Jun 18 2013

Ramon Dominguez

In a prior post we described the physical requirements of a jockey, and argued that (pound-for-pound) they might be the best athlete in all of sports.  We also explained how their life can change in an instant. On January 18, 2013 that is exactly what happened to Ramon Dominguez.  At 36 years old and at the pinnacle of his sport (having won the Eclipse award for best jockey in the nation for the 3rd consecutive year) he crashed to the ground in a spill at Aqueduct race track.  His injury would later be described as a “traumatic brain injury.”

For awhile the news was encouraging; talk of not only a full recovery, but eventually a return to racing.  But anticipated return dates kept slipping, and it seemed his doctors were very reluctant to commit to anything.  Many fans sensed something was amiss.  And then last week an announcement was made; Ramon Dominguez is retiring as a jockey.  His statement read:

“My professional riding career has come to an end.  While I hoped and even expected to be able to return to the saddle, as a result of my injuries and upon the advice of my treating physicians, It has been determined that I will no longer be able to pursue my career as a jockey.”

Little Mike winning the Breeders Cup Turf 2012

Ramon Dominguez riding Little Mike winning Breeders Cup Turf 2012 (photo by Alicia Hamm)

This is not like the retirement of an aging veteran who, after a long career, with his skills slipping decides that it’s time to move one.  This would be like Michael Jordan retiring after his 3rd championship season with the Chicago Bulls, or Tiger Woods being finished after winning his 3rd Major championship, or Derek Jeter saying goodbye to Yankee fans after winning a 3rd World Series.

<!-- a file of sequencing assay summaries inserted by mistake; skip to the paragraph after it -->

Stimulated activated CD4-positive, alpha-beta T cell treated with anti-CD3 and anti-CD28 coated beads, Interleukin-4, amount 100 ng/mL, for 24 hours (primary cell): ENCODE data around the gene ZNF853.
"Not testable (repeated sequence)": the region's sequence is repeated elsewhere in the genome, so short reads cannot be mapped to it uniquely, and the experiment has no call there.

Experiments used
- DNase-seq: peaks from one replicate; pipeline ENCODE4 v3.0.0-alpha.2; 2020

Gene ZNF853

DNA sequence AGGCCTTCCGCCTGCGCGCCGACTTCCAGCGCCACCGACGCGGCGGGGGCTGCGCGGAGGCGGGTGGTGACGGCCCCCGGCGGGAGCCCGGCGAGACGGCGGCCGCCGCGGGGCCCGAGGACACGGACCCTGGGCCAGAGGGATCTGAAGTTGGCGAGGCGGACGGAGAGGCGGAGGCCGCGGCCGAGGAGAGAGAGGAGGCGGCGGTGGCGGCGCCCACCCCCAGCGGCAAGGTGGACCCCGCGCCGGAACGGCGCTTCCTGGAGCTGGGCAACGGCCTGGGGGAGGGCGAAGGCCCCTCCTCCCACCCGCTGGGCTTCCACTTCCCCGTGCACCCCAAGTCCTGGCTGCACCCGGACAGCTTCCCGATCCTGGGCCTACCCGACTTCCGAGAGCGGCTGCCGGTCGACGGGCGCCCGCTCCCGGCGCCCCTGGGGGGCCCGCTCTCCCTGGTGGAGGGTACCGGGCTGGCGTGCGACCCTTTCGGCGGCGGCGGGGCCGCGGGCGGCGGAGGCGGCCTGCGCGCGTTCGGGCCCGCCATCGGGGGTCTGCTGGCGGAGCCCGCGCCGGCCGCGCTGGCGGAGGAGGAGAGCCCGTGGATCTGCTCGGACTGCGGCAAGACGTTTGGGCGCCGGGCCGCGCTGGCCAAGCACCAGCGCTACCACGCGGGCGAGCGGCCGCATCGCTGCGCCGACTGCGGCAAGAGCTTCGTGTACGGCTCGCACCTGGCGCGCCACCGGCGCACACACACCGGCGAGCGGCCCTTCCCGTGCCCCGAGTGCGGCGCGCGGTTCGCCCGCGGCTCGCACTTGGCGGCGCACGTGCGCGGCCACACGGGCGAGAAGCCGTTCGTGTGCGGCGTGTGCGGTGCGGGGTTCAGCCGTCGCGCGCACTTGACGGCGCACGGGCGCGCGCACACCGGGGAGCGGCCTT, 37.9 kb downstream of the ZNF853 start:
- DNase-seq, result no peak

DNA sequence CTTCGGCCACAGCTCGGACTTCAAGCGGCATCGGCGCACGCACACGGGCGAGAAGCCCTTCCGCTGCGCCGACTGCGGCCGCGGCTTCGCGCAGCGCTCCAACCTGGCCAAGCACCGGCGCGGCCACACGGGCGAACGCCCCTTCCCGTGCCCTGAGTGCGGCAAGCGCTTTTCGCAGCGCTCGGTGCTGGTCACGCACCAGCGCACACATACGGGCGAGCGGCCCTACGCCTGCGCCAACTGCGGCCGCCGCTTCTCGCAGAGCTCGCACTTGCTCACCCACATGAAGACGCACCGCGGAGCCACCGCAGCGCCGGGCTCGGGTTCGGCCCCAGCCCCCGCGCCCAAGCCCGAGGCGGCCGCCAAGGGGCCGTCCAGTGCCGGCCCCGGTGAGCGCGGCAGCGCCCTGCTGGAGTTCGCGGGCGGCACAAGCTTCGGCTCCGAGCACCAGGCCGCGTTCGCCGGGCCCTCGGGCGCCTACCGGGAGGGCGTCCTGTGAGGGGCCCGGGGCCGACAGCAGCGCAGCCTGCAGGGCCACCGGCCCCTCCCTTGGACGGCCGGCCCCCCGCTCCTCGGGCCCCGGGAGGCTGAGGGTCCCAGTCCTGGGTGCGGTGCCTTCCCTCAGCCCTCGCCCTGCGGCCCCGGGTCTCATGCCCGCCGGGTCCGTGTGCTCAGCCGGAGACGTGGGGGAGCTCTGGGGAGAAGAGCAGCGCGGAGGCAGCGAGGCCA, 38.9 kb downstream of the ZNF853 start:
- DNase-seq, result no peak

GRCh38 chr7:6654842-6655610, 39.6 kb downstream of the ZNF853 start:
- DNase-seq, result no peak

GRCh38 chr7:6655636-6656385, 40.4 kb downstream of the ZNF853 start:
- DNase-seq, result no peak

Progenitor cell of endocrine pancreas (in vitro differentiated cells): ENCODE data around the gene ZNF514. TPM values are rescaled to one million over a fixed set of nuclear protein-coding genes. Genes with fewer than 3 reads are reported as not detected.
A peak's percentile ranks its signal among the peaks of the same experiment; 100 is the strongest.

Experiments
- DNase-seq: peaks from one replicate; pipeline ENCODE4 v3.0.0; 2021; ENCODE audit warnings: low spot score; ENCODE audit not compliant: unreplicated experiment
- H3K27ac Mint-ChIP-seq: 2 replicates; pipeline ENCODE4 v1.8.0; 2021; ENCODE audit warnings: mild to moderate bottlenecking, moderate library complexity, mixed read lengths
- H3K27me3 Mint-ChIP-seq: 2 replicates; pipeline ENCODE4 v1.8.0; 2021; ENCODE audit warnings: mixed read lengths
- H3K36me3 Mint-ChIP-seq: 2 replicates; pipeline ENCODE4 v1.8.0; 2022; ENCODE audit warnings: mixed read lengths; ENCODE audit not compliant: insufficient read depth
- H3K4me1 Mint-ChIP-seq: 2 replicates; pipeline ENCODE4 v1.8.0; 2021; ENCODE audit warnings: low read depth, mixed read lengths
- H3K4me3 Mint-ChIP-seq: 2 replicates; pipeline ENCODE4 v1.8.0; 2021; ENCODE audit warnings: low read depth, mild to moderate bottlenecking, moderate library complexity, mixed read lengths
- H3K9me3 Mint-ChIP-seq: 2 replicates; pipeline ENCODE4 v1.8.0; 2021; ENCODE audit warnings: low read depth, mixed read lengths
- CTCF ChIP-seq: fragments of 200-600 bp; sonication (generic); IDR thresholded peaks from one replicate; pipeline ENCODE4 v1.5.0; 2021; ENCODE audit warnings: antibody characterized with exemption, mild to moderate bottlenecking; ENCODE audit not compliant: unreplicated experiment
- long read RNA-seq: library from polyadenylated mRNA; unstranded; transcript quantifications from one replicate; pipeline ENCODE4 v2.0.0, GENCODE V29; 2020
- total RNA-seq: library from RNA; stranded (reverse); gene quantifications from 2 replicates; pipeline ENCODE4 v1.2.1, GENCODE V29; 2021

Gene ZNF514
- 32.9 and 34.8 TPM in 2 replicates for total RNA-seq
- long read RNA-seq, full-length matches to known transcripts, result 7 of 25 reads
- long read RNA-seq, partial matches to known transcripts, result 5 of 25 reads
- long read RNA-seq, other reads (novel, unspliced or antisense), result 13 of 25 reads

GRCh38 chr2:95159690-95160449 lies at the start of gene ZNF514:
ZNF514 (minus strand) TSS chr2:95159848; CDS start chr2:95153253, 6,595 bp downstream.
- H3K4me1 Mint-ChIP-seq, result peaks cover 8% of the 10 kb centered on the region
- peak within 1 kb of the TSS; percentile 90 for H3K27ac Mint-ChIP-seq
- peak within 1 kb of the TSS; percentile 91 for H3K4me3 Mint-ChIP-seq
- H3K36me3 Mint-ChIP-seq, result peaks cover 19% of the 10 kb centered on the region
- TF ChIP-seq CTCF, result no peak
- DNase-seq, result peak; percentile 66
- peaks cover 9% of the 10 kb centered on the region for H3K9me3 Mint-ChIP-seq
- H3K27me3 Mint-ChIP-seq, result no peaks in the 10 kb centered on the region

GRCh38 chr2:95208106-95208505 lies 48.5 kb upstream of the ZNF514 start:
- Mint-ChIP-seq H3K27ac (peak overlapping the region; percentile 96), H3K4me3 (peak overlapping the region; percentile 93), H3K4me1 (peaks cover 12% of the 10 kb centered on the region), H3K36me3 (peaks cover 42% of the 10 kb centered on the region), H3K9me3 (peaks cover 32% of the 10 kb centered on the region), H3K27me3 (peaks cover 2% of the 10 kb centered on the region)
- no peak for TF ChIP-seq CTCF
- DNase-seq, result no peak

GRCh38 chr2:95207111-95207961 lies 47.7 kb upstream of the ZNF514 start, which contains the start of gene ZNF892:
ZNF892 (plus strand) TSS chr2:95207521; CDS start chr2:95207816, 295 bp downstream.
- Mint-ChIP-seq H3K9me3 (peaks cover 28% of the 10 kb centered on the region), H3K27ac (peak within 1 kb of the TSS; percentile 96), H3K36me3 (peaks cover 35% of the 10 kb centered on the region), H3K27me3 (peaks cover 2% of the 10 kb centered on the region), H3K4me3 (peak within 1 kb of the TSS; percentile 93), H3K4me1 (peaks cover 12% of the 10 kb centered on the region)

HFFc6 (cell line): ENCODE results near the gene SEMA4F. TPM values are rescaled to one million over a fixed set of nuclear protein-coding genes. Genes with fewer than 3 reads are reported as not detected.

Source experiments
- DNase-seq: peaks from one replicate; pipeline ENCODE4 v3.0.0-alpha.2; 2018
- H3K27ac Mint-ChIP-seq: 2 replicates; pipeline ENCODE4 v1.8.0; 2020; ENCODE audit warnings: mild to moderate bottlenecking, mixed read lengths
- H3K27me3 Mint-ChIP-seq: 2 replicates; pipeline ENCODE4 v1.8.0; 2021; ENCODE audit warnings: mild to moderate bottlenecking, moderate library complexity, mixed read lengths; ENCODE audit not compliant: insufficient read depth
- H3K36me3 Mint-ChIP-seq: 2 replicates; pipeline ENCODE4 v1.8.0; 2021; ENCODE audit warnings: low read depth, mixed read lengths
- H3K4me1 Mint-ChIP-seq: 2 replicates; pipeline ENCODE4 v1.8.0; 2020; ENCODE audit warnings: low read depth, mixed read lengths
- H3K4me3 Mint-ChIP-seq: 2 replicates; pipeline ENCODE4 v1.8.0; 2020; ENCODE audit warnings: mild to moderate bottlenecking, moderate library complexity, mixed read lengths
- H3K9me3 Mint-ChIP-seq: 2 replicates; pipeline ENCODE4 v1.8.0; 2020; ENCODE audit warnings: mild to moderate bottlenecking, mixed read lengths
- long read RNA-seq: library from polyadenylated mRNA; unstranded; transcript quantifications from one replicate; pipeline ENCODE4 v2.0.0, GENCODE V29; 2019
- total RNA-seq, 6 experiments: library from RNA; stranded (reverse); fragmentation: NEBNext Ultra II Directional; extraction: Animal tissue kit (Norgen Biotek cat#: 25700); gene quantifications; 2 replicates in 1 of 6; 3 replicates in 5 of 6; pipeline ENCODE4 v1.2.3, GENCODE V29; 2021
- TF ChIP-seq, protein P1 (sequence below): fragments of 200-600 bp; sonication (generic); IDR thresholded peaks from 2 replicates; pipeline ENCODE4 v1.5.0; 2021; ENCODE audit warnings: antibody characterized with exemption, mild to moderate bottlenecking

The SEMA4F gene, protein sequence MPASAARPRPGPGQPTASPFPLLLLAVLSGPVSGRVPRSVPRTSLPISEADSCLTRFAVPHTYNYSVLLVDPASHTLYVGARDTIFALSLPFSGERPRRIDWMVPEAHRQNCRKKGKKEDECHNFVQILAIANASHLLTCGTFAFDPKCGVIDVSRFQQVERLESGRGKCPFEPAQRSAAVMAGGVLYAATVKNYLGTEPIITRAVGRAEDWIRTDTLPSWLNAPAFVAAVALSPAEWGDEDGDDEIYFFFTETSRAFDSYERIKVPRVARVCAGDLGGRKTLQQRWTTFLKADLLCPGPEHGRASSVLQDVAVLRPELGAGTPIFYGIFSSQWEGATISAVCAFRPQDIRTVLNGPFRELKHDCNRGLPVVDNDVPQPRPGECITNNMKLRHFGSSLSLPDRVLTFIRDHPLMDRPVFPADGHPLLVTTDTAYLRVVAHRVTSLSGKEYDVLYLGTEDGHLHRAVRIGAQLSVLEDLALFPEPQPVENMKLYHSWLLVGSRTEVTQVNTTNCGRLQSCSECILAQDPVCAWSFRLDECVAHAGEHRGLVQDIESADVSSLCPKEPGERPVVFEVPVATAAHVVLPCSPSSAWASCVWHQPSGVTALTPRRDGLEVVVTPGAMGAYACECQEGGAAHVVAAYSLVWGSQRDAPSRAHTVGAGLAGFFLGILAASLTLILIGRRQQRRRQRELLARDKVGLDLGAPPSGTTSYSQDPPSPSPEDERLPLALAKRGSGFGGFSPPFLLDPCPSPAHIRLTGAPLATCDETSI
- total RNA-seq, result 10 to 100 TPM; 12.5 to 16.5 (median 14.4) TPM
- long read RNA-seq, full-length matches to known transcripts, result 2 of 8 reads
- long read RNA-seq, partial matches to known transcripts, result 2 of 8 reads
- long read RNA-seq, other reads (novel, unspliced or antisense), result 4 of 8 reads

To fans of this sport, it’s saddening.  Last summer at Saratoga, I witnessed first-hand Ramon’s dominance of the sport.  He led the meet in wins for the 4th year in a row, and in doing so he remained humble and gracious in every interview.  In an era of chest-thumping athletes, Ramon Dominguez was a refreshing change.

Typically when being lauded for a big win, he would credit the trainer, the determination of the horse, the patience of the owner … and then proceed to thank them for giving him the opportunity to ride their horse.  Now that’s class.

I’m truly saddened that I will not get to see Ramon Dominguez ride at Saratoga again this summer.  I’m also sorry that any of you new fans to the sport will not get to see him ride.  With some luck, maybe you’ll get to hear him speak.

Ramon Dominguez … best of luck to you wherever life takes you next.  And, thank you.


Leave a Reply

Your email address will not be published. Required fields are marked *